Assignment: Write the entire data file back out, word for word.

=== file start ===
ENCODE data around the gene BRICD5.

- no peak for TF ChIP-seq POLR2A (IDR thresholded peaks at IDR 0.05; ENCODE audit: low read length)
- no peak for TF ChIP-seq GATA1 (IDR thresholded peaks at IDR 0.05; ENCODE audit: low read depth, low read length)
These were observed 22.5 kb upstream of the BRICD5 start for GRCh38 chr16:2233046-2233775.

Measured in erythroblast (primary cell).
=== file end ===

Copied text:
ENCODE data around the gene BRICD5.

- no peak for TF ChIP-seq POLR2A (IDR thresholded peaks at IDR 0.05; ENCODE audit: low read length)
- no peak for TF ChIP-seq GATA1 (IDR thresholded peaks at IDR 0.05; ENCODE audit: low read depth, low read length)
These were observed 22.5 kb upstream of the BRICD5 start for GRCh38 chr16:2233046-2233775.

Measured in erythroblast (primary cell).